Category: Allergies

Infants who breast feed have less eczema

Normally you have between 4 and 7 pounds of bacteria in your colon. Normal and well-balanced bacteria have many beneficial functions. Beneficial bacteria do the following: Produce vitamins like folic acid and B12. Nourish the lining of the colon by feeding on vegetable fiber and producing butyric acid. Adequate butyric acid levels reduce the chances Read More …

Infants have fewer allergies if not given milk

Infants fed non-human breast milk before the age of four months have an increased chance of suffering from allergies and asthma according to a study published in the British Medical Journal (September 25, 1999;319:815-819). Researchers followed over 2,000 children from birth through age six. Children given milk before the age of four months (not human Read More …

Homeopathy May be Beneficial for Allergies

In a small study, published in the August 19, 2000 issue of the British Medical Journal, 24 patients were given a homeopathic remedy daily and 27 patients received a placebo. Although it was a small group, the study was double-blind, placebo-controlled and randomized. For four weeks the subjects kept a diary where they recorded their Read More …

GI Flora Affected by Antibiotics—Leading to Allergies

Scientists from the University of Michigan Medical School found with experiments with laboratory mice, that changes in microbes of the GI tract brought on by antibiotic use can affect how the immune system’s response to allergens in the lungs. ”Antibiotics knock out bacteria in the gut, allowing fungi to take over temporarily until the bacteria Read More …

Exposure to Microbes May Decrease the Incidence of Allergies

There is further evidence for the theory that allergies may be due, in part, from living in environments that are too sterile. Some believe that a certain amount of bacterial exposure is good and makes the immune system act more appropriately. The theory is that immune system, when denied bacteria to interact with, will be Read More …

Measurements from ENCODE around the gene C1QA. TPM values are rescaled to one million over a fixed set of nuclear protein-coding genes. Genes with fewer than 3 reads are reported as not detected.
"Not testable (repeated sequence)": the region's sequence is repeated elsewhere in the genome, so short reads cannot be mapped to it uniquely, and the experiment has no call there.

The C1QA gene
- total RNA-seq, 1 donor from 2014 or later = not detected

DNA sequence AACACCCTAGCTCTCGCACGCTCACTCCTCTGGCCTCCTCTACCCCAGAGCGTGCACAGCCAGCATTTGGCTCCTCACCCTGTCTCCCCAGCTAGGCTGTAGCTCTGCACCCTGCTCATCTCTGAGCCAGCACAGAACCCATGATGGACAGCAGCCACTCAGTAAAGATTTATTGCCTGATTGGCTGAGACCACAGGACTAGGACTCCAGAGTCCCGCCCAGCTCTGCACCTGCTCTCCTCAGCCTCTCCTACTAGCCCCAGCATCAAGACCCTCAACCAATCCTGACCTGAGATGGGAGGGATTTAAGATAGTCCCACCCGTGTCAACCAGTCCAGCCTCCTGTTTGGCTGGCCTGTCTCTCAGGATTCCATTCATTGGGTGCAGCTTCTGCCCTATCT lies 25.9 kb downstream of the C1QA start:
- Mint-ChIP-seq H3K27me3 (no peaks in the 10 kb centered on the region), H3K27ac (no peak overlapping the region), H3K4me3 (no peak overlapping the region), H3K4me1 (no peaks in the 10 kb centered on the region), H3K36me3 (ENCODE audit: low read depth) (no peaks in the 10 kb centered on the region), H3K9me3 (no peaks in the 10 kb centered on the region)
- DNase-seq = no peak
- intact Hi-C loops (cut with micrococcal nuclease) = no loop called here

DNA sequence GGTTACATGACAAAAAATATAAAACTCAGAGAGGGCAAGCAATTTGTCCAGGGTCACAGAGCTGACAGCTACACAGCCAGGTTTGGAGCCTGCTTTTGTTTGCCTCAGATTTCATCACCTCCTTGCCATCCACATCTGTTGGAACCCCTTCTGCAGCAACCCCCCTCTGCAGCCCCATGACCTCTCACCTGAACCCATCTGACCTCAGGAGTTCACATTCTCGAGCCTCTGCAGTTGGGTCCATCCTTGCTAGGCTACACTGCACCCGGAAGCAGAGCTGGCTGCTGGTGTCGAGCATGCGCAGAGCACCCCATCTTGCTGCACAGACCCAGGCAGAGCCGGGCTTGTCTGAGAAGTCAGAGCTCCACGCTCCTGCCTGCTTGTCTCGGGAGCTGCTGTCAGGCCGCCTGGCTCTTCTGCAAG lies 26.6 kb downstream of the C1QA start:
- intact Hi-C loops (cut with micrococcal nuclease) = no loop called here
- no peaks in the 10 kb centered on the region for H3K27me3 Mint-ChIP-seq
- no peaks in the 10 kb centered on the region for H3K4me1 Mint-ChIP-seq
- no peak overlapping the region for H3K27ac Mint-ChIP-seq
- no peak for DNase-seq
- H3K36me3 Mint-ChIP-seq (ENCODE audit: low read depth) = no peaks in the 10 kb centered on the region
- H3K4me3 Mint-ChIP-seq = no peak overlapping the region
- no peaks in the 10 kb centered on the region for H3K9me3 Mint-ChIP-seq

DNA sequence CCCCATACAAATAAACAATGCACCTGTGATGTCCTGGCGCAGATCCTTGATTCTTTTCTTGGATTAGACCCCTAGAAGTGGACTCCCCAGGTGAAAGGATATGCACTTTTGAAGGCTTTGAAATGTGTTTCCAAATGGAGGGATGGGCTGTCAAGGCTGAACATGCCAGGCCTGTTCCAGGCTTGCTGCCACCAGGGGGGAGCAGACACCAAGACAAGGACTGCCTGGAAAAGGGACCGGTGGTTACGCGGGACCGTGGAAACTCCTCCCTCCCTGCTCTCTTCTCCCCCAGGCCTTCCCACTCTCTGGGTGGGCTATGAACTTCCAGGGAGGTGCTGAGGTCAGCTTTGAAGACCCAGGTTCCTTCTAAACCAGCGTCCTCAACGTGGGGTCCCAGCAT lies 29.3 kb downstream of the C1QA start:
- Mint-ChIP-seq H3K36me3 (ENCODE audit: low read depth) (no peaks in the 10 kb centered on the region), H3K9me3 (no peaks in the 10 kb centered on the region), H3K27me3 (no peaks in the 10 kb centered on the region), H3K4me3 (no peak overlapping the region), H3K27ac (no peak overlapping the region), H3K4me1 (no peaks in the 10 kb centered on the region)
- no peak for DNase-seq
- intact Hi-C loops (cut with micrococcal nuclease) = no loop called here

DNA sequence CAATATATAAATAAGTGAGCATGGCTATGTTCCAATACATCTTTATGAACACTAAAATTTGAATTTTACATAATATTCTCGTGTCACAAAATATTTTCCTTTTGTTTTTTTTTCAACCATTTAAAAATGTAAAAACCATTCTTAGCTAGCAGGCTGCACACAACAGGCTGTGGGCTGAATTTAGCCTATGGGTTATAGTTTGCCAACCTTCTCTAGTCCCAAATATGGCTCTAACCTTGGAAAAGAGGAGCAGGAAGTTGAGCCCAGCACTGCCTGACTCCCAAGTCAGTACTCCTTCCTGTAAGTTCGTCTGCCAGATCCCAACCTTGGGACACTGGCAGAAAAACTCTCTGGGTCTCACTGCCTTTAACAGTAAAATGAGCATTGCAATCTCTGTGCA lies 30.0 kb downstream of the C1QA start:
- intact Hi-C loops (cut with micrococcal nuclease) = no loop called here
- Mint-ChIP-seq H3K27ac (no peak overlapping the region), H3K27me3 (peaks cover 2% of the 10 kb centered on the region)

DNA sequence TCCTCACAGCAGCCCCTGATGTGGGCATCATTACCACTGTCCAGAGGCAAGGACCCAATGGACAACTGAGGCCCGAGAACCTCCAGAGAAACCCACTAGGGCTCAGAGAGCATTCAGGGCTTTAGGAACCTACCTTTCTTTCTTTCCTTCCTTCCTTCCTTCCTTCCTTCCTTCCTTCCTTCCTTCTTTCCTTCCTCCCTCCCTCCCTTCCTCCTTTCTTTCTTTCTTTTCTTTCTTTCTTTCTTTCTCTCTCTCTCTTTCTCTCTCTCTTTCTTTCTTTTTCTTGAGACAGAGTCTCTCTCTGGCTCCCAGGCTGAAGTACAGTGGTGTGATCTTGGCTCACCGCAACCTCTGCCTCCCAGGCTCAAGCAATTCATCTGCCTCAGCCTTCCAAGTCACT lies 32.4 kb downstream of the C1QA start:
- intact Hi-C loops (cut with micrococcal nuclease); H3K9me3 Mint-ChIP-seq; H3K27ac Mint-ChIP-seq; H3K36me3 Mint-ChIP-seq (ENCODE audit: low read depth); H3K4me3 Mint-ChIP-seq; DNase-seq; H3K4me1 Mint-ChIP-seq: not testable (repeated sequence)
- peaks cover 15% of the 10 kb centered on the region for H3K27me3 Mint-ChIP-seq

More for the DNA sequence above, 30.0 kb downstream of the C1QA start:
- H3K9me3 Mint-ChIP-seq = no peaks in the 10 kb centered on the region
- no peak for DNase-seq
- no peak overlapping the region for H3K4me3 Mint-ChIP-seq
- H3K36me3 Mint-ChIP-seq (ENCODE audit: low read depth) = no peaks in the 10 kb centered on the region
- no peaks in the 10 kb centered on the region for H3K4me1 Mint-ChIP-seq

Connection Between Bowel Flora and Allergies

An adult has between six and eight pounds of bacteria in his or her intestines. The total of bacterial cells in the colon is more than the number of cells in the entire body (the bacterial cells are much smaller). The bacteria belong there. The right species of bacteria will produce nutrients, remove toxins, support Read More …

Colds in Childhood May Prevent Allergies and Asthma

According to the British Medical Journal, (February 17, 2001; 322: 390-395) it is a good thing when a baby gets a cold. Colds and minor infections seem to help the immune system to develop and help to prevent asthma and allergies latter in life. The finding supports a theory that an immune system that has Read More …

Antibiotic Use Linked to Asthma and Allergies

Researchers from the University of Michigan Medical School found that, in mice, antibiotics may be responsible for changing the makeup of the bowel flora. A change in bowel flora could affect the way the immune system responds to common allergens in the lungs. According to one of the researchers, antibiotics eliminate bacteria in the GI Read More …

Allergies and Green Tea

According to researchers in Japan there is a substance in green tea that blocks a key cell receptor that helps produce an allergic response. It is called methyleatedepigallocatechingallate(EGCG). It seems to work by works by blocking the production of histamine and immunoglobulin E (IgE). These are two compounds in the body that help create and Read More …

ADHD and Allergies

Research appearing in the journal, Annals of Allergy, May 1994 evaluated 26 children with ADHD. The children were put on an allergy elimination diet. Along with eliminating artificial colors and preservatives, some foods were eliminated. These included common allergens like wheat, dairy products, egg, corn, yeast, soy, citrus, chocolate and peanuts. In addition. Of the Read More …